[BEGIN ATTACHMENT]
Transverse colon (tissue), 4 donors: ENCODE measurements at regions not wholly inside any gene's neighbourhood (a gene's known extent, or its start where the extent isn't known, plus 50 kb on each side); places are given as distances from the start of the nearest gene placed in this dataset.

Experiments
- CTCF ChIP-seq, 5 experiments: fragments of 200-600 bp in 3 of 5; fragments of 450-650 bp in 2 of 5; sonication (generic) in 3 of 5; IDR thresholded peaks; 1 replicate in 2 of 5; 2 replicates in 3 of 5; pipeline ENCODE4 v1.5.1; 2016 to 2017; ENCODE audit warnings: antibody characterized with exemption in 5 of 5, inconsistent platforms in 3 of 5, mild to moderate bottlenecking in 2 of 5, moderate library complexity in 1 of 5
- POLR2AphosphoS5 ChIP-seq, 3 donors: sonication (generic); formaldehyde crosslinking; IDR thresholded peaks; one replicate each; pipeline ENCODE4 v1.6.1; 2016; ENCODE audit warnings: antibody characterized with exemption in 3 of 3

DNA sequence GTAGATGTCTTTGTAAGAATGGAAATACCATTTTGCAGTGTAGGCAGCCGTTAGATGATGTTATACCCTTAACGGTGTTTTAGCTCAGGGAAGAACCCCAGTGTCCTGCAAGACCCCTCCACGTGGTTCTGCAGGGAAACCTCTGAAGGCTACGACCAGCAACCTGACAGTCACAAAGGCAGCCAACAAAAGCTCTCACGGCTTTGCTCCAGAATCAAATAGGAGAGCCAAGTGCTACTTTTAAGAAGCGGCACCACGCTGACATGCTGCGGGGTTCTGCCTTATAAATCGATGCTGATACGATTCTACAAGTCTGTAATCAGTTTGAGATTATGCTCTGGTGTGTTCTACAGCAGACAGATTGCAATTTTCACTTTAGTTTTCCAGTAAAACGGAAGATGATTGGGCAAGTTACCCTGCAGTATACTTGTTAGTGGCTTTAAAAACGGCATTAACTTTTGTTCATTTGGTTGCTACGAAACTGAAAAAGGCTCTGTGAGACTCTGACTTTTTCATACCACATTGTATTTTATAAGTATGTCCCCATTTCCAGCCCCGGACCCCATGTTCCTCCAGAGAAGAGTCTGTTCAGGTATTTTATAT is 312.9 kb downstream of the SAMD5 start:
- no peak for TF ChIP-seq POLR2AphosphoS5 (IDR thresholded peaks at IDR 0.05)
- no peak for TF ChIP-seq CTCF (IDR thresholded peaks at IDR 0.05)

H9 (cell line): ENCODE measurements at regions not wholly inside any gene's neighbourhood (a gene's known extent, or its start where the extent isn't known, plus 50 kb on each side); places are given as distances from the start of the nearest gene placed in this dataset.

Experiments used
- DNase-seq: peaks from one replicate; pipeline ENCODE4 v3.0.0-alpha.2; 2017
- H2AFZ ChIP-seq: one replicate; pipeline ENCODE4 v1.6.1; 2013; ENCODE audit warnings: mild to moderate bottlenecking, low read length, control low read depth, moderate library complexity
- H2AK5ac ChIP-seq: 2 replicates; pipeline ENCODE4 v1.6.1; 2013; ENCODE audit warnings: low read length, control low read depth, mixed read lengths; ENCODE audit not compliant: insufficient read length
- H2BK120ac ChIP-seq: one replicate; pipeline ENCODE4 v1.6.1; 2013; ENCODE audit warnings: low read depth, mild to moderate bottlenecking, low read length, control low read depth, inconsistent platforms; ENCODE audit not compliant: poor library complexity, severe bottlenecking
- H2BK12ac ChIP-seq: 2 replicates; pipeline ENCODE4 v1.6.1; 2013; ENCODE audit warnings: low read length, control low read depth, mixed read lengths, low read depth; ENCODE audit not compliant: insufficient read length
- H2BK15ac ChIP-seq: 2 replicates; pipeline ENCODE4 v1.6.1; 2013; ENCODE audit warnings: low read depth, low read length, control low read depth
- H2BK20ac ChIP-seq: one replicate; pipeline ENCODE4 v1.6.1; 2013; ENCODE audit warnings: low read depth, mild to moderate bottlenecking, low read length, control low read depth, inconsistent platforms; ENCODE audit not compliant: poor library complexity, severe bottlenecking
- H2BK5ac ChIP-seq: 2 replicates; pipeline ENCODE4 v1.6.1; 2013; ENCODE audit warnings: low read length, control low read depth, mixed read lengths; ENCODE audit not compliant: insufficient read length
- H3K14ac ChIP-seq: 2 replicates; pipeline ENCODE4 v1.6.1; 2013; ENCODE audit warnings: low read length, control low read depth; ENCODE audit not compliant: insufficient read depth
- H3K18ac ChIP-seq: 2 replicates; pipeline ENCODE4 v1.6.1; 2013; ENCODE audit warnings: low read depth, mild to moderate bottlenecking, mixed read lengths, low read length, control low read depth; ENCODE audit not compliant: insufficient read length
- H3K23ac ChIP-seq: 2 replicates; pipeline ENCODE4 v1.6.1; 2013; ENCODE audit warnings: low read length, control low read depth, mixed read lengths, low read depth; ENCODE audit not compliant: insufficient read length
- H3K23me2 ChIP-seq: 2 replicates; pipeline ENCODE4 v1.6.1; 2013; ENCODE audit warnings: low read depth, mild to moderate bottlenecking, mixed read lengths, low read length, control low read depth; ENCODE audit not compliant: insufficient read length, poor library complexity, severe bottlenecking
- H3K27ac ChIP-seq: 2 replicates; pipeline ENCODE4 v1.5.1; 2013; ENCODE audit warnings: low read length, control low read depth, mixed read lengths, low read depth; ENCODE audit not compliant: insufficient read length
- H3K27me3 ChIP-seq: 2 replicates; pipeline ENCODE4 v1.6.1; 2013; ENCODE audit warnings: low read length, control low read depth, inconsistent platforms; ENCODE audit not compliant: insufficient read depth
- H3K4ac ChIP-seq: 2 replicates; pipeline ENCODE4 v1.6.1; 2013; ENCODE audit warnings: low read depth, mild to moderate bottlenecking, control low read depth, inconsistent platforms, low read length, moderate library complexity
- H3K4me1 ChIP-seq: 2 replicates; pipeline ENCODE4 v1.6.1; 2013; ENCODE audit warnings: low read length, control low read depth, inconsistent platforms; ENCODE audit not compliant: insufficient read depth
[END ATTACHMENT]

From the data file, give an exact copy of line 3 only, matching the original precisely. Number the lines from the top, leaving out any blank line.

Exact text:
- CTCF ChIP-seq, 5 experiments: fragments of 200-600 bp in 3 of 5; fragments of 450-650 bp in 2 of 5; sonication (generic) in 3 of 5; IDR thresholded peaks; 1 replicate in 2 of 5; 2 replicates in 3 of 5; pipeline ENCODE4 v1.5.1; 2016 to 2017; ENCODE audit warnings: antibody characterized with exemption in 5 of 5, inconsistent platforms in 3 of 5, mild to moderate bottlenecking in 2 of 5, moderate library complexity in 1 of 5